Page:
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Caucasus Report: January 13, 2006

13 January 2006, Volume 9, Number 1

DEMORALIZED AZERBAIJANI OPPOSITION IN DISARRAY. Two months after the 6 November parliamentary elections in which, according to official returns, Azerbaijan's opposition won a mere 10 of the 125 mandates, the cohesion of the opposition Azadliq election alliance is threatened by disagreements over future strategy, while two major opposition parties are riven by internal dissent. Whether those disagreements will result in total fragmentation, or whether former rivals might join forces in a new opposition alliance, is as yet unclear.

The disagreements among Azadliq's three members -- the Musavat party, the Democratic Party of Azerbaijan (DPA), and the progressive wing of the divided Azerbaijan Popular Front Party (AHCP) -- focus on whether the handful of opposition candidates who won their respective races should participate in the workings of a parliament the opposition considers lacking legitimacy; whether they should field candidates in the 13 May voting in the 10 constituencies in which the results of the 6 November ballot were annulled; and whether the opposition should propose candidates to serve on the new Central Election Commission (MSK).

On 1 December, Azerbaijan's Constitutional Court formally endorsed the results of the 6 November election from 115 of the total 125 constituencies, having annulled the results in a further six constituencies, in addition to the four where the MSK had already invalidated the outcome. The Constitutional Court's ruling deprived Ali Kerimli, chairman of the AHCP's progressive wing, of his mandate, leaving the AHCP with one deputy and Musavat with five (not including its chairman Isa Qambar); the DPA failed to win representation. Kerimli told journalists on 2 December that he intended to propose at his next meeting with fellow Azadliq party leaders and the leader of the National Unity Movement that the four organizations refrain from either participating in the work of the new legislature or from fielding candidates in the repeat elections, reported on 3 December.

The DPA initially endorsed that tactic, and National Unity's chair Lale Sovket-Haciyeva subsequently announced that she would not take up her mandate. But although Musavat party leader Qambar similarly pledged that neither Azadliq as a bloc nor Musavat would participate in the working of the new parliament, he subsequently retreated from that position, telling a 17 December meeting of Musavat's Mejlis (council) that while the Azadliq participation in the new parliament "will not change anything," the bloc would gain nothing from a boycott. (It should be borne in mind that Musavat was excluded from the 1995 parliamentary election and ended up with just one parliament deputy in the 2000 ballot.)

Musavat Deputy Chairman Rauf Arifoglu told journalists on 7 December that he has the legal right to participate in the repeat vote in the constituency for which he sought representation in the 6 November ballot. He added that he hopes opposition candidates will do likewise in the nine other constituencies where the results have been annulled. Arifoglu dismissed warnings from other Musavat party members that he risked expulsion if he failed to abide by the bloc's decision to boycott both the work of the new parliament and the repeat elections.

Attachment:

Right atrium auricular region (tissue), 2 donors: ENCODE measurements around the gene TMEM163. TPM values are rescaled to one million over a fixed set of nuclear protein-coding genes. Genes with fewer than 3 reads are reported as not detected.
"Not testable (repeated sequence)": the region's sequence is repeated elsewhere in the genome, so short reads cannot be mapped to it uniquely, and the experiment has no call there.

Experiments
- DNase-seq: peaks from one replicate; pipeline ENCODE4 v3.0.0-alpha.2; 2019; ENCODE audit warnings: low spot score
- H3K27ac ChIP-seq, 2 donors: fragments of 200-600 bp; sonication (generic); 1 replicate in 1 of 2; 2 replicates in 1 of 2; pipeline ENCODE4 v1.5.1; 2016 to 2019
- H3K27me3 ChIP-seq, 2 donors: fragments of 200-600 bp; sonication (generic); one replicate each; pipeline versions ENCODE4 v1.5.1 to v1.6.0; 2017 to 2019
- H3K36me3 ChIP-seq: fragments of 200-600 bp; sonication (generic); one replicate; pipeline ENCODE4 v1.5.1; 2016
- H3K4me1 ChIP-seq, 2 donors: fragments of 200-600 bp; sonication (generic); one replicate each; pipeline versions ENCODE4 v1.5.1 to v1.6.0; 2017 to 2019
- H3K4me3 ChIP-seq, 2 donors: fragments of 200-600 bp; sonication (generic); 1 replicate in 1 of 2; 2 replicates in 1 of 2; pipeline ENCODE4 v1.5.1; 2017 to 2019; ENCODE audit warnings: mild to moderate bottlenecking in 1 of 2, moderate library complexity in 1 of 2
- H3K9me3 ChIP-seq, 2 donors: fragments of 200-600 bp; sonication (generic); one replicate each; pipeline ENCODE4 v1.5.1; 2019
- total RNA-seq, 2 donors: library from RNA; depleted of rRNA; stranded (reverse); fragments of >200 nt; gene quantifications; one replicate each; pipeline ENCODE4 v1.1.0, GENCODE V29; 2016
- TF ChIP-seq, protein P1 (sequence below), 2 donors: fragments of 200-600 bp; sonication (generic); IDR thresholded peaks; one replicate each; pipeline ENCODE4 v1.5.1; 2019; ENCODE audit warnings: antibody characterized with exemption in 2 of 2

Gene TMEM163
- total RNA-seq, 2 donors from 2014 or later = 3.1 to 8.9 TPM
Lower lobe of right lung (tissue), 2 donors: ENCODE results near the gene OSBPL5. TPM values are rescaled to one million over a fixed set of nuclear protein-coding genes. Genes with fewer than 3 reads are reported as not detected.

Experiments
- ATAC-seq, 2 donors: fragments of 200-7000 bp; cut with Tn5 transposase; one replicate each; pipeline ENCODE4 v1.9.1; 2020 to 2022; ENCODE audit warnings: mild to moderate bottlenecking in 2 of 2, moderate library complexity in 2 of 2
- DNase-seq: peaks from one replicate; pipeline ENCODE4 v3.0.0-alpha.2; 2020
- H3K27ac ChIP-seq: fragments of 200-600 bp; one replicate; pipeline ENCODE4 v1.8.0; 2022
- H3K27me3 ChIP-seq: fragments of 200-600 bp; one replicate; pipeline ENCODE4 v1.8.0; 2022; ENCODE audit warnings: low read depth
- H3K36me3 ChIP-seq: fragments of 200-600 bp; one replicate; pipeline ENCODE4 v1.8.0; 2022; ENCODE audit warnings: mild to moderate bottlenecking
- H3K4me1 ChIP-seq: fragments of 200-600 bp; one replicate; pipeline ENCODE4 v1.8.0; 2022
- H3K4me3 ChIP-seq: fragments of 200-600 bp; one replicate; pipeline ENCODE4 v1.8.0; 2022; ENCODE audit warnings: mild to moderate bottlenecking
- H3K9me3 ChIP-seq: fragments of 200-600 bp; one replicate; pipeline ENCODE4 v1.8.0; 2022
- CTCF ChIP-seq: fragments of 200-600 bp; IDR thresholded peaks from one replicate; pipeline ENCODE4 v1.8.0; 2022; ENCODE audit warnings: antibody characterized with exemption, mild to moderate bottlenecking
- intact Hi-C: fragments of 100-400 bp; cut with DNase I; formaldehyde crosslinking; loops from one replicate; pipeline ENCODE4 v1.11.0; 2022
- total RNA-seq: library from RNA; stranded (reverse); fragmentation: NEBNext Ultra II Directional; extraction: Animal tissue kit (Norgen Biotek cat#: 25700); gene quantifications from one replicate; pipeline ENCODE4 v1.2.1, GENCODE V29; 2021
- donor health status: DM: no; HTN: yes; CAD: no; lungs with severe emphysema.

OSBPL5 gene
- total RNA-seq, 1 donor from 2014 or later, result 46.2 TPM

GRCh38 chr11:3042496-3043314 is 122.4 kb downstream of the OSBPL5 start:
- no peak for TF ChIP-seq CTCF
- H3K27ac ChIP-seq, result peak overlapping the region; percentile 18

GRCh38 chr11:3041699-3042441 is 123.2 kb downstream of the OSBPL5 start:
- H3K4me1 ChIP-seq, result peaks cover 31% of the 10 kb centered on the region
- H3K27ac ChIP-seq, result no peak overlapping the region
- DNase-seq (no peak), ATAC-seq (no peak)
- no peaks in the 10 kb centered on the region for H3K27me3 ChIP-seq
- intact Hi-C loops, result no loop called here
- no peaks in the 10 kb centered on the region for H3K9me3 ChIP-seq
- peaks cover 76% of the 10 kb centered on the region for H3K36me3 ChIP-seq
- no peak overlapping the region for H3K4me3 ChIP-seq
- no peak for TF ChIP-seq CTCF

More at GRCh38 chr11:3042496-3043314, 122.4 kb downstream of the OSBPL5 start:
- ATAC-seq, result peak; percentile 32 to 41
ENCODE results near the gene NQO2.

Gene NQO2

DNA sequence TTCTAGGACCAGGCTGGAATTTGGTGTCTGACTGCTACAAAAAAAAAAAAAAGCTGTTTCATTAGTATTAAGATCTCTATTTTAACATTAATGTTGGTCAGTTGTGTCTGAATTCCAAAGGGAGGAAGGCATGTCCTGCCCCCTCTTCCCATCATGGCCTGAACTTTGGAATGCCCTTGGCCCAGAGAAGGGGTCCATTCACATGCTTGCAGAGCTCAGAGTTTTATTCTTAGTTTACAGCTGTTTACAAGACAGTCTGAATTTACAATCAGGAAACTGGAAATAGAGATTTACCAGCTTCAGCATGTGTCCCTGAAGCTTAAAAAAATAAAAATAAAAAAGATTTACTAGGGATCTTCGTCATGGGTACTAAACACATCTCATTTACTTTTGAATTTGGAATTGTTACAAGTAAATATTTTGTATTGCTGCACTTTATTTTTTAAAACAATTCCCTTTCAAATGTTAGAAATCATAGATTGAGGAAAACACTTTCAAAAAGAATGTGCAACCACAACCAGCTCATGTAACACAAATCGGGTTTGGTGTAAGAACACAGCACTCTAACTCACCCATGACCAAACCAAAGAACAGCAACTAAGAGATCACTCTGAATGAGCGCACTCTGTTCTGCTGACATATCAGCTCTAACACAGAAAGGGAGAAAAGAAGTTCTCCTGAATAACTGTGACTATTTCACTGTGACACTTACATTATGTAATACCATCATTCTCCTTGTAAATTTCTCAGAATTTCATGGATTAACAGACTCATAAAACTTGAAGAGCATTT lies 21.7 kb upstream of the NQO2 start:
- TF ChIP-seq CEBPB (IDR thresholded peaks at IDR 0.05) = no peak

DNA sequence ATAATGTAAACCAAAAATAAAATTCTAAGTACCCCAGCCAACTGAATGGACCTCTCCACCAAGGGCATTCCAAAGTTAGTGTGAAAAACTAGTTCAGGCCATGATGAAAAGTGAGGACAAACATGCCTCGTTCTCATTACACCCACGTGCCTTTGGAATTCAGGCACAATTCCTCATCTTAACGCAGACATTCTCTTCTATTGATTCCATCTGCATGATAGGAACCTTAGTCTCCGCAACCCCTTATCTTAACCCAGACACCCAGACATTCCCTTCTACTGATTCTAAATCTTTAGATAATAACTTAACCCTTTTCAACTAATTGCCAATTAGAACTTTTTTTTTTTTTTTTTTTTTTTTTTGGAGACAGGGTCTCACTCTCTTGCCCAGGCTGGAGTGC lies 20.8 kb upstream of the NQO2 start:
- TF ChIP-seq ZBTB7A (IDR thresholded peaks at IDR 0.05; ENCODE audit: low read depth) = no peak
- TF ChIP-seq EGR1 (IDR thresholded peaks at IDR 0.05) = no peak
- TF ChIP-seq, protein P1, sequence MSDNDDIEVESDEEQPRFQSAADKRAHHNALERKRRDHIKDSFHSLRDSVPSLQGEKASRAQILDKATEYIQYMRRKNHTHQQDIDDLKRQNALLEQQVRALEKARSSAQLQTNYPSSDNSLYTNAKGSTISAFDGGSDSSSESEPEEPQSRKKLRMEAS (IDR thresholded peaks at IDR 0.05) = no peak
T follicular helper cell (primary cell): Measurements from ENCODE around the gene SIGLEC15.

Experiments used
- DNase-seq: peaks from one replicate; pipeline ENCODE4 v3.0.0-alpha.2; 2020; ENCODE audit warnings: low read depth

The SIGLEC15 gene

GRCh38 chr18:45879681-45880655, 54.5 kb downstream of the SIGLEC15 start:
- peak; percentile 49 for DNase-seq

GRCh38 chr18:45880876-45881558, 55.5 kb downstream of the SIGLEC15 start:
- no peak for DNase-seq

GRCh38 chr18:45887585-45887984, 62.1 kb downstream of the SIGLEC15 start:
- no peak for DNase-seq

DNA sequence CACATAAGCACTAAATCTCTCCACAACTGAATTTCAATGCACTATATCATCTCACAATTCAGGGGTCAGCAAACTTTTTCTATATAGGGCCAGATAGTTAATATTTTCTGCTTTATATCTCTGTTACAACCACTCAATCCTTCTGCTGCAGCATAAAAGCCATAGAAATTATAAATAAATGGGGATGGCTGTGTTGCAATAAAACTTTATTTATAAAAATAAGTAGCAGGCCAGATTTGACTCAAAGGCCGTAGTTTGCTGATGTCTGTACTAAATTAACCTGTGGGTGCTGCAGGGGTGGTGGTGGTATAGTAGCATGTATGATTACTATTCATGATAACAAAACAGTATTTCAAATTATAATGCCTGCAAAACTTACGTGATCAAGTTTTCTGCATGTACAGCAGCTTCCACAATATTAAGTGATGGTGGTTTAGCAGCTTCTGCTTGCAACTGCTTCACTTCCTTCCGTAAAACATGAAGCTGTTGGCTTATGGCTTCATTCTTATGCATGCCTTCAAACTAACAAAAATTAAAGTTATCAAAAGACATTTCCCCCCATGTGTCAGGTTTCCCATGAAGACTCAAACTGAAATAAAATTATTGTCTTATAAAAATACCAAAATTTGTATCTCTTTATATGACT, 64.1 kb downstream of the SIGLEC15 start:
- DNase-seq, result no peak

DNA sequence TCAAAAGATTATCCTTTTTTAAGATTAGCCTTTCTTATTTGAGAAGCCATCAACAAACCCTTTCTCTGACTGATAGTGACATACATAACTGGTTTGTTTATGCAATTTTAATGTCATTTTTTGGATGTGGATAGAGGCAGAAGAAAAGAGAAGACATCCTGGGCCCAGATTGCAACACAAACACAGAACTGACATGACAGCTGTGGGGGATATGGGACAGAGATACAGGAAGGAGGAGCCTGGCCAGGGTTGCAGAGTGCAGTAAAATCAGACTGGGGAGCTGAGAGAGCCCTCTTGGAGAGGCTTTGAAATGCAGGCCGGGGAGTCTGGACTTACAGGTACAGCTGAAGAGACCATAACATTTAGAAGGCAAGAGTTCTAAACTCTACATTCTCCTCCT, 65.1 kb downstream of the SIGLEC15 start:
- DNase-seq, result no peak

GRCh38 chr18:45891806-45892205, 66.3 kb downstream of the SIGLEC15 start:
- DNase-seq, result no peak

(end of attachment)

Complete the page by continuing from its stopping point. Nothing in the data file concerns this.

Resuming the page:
Some senior Musavat members present at the 17 December meeting advocated participating in the work of the new parliament, while others supported the proposed boycott. The meeting finally endorsed a decision by the party's top leaders not to participate in the work of the parliament for the time being, and to postpone a decision on whether or not to field candidates in the 13 May repeat voting until after a party congress scheduled for February 2006, according to on 20 December.

Moreover, Musavat First Deputy Chairman Vurgun Eyyub and Deputy Chairman Sulheddin Akper both openly questioned the expediency not only of either prolonging the existence of Azadliq, which was conceived purely as an election bloc, or of transforming it into a new "national movement," but also of continuing to cooperate with the AHCP. Akper accused Kerimli of making an "unforgivable mistake" and of "dealing a major blow" to the opposition as a whole by his apparently spontaneous decision to launch a sit-down protest following the two-hour march and demonstration organized by Azadliq on 26 November to protest the election outcome, reported on 19 December. Kerimli's decision -- in which he was backed by Sovket-Haciyeva -- triggered a vicious police assault on the dispersing demonstration participants in which dozens of people were injured. Akper proposed instead that Musavat should establish closer ties with the DPA, the conservative wing of the AHCP, the Azerbaijan National Independence Party (AMIP), and the tiny Vahdat party, according to on 20 December.

At a meeting of its top leadership on 24 December, Kerimli's wing of the AHCP reaffirmed its decision to boycott both the work of the new parliament and the 13 May repeat elections, reported on 27 December. Nizami Quliyev, who represented the party in the outgoing parliament, argued that the opposition has a duty to boycott the new parliament as a way to focus the attention of the international community on that body's shortcomings. But on 27 December quoted Quliyev as saying that in the issue of whether or not to participate in the repeat vote, including in the Gyadabey constituency where according to the official (later invalidated) returns he lost to a candidate from the ruling Yeni Azerbaycan Party (YAP), he will be guided by the final decision of the Azadliq bloc as a whole, rather than of that of the AHCP.